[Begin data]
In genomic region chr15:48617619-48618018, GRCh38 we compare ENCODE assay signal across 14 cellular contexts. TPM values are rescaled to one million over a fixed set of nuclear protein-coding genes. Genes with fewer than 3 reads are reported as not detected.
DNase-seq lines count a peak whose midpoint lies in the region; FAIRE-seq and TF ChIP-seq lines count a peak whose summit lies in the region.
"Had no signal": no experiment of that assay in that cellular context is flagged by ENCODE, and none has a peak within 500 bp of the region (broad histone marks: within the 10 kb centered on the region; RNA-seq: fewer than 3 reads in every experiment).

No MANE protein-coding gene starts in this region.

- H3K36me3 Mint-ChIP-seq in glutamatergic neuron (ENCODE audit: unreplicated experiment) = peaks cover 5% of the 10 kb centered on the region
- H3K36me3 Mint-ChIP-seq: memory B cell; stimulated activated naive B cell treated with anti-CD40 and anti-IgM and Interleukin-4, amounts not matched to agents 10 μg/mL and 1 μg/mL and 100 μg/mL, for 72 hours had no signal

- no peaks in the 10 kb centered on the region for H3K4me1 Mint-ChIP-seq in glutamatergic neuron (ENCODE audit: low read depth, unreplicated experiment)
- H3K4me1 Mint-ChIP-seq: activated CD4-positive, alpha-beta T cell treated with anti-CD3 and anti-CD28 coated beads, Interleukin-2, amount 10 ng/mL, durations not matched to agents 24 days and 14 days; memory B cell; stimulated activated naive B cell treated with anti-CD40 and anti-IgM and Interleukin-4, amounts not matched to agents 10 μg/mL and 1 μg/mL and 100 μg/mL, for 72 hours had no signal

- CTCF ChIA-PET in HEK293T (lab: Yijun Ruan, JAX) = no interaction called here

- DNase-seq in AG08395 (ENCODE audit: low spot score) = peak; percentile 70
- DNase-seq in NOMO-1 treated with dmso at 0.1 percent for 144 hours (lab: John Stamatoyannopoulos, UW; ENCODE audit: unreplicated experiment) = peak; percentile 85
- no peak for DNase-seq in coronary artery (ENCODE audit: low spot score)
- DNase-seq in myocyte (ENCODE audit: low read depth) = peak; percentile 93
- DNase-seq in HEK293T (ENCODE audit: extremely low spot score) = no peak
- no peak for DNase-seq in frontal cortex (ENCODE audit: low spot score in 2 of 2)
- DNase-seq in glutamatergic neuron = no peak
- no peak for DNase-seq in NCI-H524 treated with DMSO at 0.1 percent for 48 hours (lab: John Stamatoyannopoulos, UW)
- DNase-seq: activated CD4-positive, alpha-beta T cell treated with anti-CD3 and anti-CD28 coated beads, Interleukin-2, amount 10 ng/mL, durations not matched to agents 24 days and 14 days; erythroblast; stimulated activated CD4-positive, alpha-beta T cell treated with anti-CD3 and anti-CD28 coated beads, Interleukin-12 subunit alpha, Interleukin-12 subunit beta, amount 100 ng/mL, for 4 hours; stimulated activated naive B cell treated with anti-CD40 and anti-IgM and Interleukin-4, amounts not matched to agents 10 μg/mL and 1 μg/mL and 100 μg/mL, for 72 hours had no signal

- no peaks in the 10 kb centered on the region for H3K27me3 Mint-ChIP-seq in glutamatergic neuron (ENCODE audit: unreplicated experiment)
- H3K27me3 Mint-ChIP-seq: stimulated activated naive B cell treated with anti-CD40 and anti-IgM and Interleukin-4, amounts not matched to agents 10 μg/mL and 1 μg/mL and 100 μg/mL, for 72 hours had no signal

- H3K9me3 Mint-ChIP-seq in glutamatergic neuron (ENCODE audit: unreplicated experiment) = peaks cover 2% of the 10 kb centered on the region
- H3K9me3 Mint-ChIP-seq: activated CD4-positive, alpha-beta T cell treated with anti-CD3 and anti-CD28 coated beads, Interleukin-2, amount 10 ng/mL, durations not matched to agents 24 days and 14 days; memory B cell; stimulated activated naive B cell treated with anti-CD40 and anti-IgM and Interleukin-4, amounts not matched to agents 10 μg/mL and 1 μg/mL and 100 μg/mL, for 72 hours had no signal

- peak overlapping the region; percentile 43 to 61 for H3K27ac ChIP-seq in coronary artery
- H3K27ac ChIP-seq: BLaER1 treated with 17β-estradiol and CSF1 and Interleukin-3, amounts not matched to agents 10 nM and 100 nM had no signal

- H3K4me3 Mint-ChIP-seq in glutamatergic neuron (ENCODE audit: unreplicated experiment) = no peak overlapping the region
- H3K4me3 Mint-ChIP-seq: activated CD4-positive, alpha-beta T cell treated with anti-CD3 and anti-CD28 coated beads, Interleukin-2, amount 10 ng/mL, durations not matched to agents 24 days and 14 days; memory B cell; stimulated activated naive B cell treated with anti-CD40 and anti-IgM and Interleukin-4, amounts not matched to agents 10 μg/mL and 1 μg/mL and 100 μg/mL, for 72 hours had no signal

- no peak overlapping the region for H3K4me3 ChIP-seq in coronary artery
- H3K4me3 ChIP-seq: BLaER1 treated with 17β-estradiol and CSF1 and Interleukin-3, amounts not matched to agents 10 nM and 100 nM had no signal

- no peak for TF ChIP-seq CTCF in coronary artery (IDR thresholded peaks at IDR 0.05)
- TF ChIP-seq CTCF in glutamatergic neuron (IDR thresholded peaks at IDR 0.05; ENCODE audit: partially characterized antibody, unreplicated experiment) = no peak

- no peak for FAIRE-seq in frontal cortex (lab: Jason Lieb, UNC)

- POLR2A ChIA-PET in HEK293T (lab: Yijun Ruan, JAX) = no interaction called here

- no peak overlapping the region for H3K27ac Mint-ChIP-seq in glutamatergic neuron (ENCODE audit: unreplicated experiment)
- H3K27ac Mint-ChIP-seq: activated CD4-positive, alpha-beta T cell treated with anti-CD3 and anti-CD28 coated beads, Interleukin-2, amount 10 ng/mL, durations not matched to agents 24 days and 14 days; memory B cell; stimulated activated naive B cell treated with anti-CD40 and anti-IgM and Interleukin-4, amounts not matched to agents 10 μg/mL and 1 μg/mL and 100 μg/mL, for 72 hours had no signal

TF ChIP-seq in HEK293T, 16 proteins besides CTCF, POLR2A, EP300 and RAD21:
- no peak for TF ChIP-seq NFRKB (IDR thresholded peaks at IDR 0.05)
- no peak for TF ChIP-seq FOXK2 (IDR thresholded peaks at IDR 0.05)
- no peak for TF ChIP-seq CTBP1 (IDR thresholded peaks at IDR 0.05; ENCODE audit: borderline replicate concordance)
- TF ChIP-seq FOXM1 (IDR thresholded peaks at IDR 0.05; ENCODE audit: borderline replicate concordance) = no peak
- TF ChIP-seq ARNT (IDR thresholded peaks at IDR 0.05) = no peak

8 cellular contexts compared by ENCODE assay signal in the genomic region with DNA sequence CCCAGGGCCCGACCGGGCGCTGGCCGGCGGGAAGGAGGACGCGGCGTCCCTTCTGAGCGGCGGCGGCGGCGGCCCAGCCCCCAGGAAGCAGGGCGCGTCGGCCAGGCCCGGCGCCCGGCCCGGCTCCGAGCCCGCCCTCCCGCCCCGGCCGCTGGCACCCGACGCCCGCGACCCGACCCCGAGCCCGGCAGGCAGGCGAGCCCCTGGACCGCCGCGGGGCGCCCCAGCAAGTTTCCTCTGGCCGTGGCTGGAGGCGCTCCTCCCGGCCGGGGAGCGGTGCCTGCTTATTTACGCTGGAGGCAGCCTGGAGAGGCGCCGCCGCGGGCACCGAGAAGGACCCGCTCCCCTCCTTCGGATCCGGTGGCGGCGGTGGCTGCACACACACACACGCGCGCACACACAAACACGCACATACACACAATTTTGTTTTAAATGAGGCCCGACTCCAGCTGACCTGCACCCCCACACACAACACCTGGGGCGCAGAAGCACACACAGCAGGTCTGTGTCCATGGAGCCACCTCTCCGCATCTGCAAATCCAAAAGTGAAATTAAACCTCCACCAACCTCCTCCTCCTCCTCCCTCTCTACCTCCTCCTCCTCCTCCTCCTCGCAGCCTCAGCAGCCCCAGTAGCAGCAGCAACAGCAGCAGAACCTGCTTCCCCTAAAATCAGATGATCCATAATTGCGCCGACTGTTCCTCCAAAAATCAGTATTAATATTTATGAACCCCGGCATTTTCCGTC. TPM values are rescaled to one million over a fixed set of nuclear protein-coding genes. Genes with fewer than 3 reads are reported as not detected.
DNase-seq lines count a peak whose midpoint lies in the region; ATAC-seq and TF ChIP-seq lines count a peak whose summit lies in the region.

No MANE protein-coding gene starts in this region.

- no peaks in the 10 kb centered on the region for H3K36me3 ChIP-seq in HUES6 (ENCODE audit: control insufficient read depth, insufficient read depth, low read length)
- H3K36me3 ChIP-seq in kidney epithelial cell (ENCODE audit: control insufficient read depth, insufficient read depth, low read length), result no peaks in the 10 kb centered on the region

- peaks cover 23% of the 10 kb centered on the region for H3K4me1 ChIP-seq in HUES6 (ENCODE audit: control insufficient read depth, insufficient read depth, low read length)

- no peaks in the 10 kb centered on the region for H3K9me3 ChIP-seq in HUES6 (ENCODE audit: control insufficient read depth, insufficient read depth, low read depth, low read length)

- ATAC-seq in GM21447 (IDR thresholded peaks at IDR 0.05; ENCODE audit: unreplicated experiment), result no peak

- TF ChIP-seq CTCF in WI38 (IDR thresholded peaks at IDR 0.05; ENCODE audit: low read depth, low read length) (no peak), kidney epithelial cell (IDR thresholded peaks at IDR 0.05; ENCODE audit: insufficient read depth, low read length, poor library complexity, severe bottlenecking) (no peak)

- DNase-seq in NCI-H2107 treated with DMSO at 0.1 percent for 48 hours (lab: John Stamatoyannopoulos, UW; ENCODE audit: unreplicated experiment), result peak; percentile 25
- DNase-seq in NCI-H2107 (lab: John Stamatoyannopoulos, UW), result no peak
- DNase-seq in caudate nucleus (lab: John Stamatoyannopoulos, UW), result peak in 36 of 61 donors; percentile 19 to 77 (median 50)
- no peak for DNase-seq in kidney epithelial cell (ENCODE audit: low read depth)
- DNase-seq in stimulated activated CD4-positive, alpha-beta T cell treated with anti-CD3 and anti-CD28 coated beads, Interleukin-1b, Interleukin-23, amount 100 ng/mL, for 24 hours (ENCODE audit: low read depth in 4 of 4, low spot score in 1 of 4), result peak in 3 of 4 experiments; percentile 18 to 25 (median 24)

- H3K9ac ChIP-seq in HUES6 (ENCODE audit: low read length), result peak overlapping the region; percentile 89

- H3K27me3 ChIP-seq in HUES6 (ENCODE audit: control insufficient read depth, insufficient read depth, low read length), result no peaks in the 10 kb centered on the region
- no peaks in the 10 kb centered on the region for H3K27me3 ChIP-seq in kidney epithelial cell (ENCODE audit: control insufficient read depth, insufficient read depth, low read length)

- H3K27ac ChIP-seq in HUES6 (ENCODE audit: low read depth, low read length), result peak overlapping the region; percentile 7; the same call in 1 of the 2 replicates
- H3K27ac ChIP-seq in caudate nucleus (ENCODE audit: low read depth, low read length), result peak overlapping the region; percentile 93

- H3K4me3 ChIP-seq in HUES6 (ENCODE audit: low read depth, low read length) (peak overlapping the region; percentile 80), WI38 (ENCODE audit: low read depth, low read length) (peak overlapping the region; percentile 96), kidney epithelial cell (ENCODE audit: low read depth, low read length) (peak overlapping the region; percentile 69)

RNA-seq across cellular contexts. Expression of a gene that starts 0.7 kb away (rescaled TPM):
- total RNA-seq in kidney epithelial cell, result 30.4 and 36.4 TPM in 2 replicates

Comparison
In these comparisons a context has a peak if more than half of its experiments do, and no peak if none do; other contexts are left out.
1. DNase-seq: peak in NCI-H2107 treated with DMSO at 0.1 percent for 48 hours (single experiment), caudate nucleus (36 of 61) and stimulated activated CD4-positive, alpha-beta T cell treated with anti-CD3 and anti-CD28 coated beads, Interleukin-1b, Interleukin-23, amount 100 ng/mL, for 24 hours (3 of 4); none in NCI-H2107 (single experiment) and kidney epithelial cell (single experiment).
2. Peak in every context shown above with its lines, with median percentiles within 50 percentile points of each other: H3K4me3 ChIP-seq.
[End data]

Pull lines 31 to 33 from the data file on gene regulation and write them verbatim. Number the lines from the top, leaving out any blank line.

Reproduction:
- no peak for FAIRE-seq in frontal cortex (lab: Jason Lieb, UNC)

- POLR2A ChIA-PET in HEK293T (lab: Yijun Ruan, JAX) = no interaction called here

- no peak overlapping the region for H3K27ac Mint-ChIP-seq in glutamatergic neuron (ENCODE audit: unreplicated experiment)